Cicadian rhythm: Reuters claims ‘global warming’ could ‘permanently change’ 17-year cicadas into a 13-year cycle’
Actual journalists if they even exist anymore would know that NOTHING is permanent in nature. Thus this is a false statement regardless of the possibility that changing climate can affect "cicadian rhythm"! https://t.co/BmluHwFYRO
— Dude America (@dude_america) May 26, 2021
Getting up close with cicadas to find climate change clues
Excerpt: With air temperatures and surface soils warming from climate change, scientists are also keen to learn how the creatures are responding.
Temperatures affect when cicadas emerge and their underground growth. Scientists witnessed large numbers of 17-year cicadas surface years ahead of schedule in 2017, which entomologists suspect could be related to global warming.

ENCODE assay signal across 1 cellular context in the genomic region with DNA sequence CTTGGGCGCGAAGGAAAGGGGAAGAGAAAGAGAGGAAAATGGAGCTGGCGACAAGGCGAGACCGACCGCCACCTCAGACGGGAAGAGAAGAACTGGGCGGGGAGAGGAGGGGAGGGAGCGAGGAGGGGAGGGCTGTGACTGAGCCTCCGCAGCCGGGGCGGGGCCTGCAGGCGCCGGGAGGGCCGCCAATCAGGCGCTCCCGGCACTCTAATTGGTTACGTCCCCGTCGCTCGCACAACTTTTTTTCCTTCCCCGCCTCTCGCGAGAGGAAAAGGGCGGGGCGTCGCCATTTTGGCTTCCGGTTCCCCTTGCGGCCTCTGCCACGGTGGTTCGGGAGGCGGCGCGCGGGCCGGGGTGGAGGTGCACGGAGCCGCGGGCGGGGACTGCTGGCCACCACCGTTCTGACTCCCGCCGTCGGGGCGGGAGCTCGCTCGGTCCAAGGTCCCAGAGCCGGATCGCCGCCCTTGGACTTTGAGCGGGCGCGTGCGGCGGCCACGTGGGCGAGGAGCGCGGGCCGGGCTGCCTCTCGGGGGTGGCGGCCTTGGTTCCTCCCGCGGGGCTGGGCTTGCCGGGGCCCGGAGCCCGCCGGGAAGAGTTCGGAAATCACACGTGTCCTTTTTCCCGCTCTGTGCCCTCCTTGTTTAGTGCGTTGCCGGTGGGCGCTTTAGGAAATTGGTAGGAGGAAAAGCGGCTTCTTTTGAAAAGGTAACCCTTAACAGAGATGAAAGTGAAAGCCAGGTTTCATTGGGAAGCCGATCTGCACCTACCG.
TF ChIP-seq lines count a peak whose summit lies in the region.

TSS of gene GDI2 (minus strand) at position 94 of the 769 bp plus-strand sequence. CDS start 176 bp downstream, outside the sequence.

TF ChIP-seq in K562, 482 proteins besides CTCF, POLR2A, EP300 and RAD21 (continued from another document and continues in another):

“The biggest questions are: Is climate change changing their life cycles? And then, how does it change them?” said Chris Simon, an evolutionary biologist at the University of Connecticut who has studied the insects for more than three decades.
With a better understanding of how cicadas know when to emerge, scientists may be able solve whether and how climate change is having an impact, Simon said. Eventually, we could see 17-year cicadas “escape through time” and permanently change to a 13-year cycle.
Scientists have a hypothesis for how climate change might be disrupting the insects’ internal clocks. While underground, cicadas receive chemical signals from trees through the sap they feed on — signals that may help the insects mark time. When trees burst into leaves in the spring, the pace of cicadas’ development picks up, then it slows again in winter as leaves fall to the ground.
But climate change is shifting these growing seasons. “As the climate gets warmer, you get a longer growing season. And if you get a longer growing season, the cicadas can get bigger every year,” Simon says. “So there’s more ready to come out four years early.”
Some insects pop up four years too early or late. That has led Simon and other scientists to suspect the insects somehow track when four years have gone by — a mechanism that could be disrupted by climate change.